The following text is taken by permission from Frank Cranmer’s “Notes on Church and State . . .” – see this introductory note.
The Constitution as adopted in 1937 gave special recognition to the Roman Catholic Church as “the guardian of the faith professed by the majority of the citizens”.  This statement was removed after a referendum in 1972; but the Preamble to the present Constitution, Bunreacht na hÉireann, still begins,
In the name of the Most Holy Trinity, from Whom is all authority and to Whom, as our final end, all actions both of men and States must be referred, We, the people of Éire…
Though Article 44 of the Constitution starts by acknowledging “that the homage of public worship is due to Almighty God” it also provides for freedom of conscience and the free profession and practice of religion and declares that the State guarantees not to endow any religion. Article 44 also prohibits religious discrimination both on a personal level and within the education system and entitles religious denominations to hold property and to manage their own affairs. For the purposes of secular law, religious organisations are voluntary organisations and their internal regulations are regarded by the courts as foreign law whose rules must be proved in evidence if they are to be cited in argument.
Though the churches are regarded as voluntary organisations, primary education is almost entirely denominational and is supported by the State either through direct financial assistance for individual schools or the provision of free transport to take children to the nearest school run by their faith-community. (Casey 2005: 197) The majority of secondary schools have a religious ethos and, again, the Government meets a very high proportion of their building and staff costs. (Casey 2005:199). Given the separationist nature of the Irish Constitution this policy might seem rather surprising – but its ultimate legal basis is Article 44 of the Constitution itself, subsection 4° of which provides that
Legislation providing State aid for schools shall not discriminate between schools under the management of different religious denominations, nor be such as to affect prejudicially the right of any child to attend a school receiving public money without attending religious instruction at that school.
The Department of Education therefore provides equal funding to schools of different religious denominations; for example, it funds an Islamic school in Dublin.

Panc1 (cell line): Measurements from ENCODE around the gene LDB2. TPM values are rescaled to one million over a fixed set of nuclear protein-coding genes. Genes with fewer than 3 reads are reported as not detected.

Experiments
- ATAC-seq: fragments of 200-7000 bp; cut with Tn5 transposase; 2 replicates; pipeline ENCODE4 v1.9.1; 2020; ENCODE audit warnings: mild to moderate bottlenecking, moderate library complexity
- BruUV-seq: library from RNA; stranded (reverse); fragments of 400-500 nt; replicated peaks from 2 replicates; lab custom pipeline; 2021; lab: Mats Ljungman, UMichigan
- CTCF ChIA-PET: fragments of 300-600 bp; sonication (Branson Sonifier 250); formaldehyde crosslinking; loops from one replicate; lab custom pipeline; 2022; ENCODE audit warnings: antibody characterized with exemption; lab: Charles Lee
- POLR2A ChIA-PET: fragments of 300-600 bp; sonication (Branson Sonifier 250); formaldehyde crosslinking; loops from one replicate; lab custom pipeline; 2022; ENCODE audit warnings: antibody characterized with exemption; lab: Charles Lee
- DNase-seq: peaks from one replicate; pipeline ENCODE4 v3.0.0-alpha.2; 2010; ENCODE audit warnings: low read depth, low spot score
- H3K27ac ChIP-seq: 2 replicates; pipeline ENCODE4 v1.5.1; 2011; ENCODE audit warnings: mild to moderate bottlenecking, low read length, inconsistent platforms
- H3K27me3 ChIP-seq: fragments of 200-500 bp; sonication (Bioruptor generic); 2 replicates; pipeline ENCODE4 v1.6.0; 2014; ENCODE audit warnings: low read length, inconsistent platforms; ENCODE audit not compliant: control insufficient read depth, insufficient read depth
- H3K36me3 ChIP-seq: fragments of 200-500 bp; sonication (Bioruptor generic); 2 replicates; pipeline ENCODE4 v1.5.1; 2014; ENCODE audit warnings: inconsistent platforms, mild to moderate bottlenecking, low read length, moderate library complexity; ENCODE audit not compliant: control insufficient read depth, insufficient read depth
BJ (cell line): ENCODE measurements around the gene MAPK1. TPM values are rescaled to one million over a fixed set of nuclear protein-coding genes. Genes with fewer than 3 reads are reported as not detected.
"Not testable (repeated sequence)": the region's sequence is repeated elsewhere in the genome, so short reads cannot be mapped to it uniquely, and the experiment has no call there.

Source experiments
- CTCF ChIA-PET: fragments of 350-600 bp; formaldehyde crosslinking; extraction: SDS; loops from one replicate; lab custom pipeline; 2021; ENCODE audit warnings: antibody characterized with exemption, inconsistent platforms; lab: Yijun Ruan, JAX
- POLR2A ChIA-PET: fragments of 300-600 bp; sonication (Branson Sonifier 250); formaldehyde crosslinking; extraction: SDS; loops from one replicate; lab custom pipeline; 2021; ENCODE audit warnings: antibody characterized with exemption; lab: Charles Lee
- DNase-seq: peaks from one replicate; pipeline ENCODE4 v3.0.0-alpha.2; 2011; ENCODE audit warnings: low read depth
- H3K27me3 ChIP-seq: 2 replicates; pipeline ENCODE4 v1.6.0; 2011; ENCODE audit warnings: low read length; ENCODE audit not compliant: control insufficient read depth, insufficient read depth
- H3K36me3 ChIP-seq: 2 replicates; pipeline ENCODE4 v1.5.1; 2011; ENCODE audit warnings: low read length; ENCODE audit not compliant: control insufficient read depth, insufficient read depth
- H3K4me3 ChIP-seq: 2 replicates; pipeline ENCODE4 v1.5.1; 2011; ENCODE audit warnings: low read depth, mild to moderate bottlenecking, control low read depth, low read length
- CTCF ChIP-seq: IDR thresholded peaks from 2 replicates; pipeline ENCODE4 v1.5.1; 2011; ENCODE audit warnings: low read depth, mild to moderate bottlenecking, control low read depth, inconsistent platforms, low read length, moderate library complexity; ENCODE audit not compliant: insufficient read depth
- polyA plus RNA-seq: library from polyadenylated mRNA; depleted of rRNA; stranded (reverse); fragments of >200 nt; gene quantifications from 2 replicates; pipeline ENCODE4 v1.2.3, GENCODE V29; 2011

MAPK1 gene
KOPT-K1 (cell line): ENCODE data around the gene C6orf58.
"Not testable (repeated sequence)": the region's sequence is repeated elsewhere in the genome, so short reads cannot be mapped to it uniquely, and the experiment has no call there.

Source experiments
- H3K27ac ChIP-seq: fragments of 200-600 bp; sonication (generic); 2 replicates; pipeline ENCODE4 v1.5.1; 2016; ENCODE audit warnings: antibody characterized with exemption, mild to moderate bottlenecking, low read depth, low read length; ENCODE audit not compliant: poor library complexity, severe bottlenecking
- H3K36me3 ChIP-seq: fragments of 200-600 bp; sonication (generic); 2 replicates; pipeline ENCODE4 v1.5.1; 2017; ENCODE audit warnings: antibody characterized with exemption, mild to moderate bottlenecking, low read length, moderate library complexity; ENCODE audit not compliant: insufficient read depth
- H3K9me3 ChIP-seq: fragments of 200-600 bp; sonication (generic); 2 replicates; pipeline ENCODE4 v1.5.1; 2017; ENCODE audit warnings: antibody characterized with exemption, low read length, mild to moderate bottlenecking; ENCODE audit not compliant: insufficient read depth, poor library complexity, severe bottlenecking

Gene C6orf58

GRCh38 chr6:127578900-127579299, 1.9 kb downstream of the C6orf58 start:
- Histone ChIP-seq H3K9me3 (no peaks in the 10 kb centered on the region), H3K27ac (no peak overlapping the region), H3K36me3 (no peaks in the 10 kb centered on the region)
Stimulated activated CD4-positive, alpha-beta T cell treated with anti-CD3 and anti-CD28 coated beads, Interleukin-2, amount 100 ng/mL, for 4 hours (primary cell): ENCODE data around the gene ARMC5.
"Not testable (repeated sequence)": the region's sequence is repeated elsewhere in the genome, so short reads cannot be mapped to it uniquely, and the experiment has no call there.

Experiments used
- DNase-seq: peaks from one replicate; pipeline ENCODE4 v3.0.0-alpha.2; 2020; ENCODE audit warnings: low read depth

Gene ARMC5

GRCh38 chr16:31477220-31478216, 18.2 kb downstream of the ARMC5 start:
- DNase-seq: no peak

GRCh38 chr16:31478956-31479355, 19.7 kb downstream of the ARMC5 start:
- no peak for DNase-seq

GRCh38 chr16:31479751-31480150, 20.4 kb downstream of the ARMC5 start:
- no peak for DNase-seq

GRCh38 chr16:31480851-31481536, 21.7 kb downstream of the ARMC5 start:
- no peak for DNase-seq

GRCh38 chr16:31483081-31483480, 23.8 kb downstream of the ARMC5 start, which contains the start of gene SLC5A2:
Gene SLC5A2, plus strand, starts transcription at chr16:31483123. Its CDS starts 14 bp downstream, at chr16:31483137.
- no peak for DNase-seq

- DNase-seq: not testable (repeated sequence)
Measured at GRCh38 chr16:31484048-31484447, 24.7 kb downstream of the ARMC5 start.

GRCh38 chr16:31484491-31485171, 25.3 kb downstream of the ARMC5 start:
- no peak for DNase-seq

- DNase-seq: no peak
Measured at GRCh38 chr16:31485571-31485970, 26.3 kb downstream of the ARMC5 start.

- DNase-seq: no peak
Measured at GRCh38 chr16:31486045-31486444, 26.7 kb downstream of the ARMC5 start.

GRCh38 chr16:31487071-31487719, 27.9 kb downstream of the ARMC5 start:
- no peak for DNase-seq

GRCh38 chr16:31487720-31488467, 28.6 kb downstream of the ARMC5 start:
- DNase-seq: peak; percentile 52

Article 40.6.1° of the Constitution states inter alia that
The publication or utterance of blasphemous, seditious, or indecent matter is an offence which shall be punishable in accordance with law.
Nevertheless, the common law offence of blasphemy was thought to be for all practical purposes defunct – until the then Minister of Justice, Dermot Ahern, decided to put it on a statutory footing by way of an amendment to the Bill which duly became section 36 of the Defamation Act 2009 as follows:
36.—(1) A person who publishes or utters blasphemous matter shall be guilty of an offence and shall be liable upon conviction on indictment to a fine not exceeding €25,000.
(2) For the purposes of this section, a person publishes or utters blasphemous matter if—
(a) he or she publishes or utters matter that is grossly abusive or insulting in relation to matters held sacred by any religion, thereby causing outrage among a substantial number of the adherents of that religion, and
(b) he or she intends, by the publication or utterance of the matter concerned, to cause such outrage.
(3) It shall be a defence to proceedings for an offence under this section for the defendant to prove that a reasonable person would find genuine literary, artistic, political, scientific, or academic value in the matter to which the offence relates.
The move caused something approaching outrage. Ahern defended himself on the basis that he was acting in accordance with the express provision of the Constitution; nevertheless, President McAleese consulted the Council of State as to whether the constitutionality of the Bill should be considered by the Supreme Court. The Bill was signed into law on 23 July 2009 and came into effect on 1 January 2010.
-  Article 44.I s 2. S 3 of that Article also made specific reference to the Church of Ireland, the Presbyterian Church, the Methodist Church, the Quakers and the Jewish Congregations, ↩
-  Fifth Amendment of the Constitution Act 1972. ↩
-  State (Colquhoun) v D’Arcy  IR 641. ↩
-  O’Callaghan v O’Sullivan  1 IR 90. ↩
This content last updated 30 October 2011 @ 11:58 am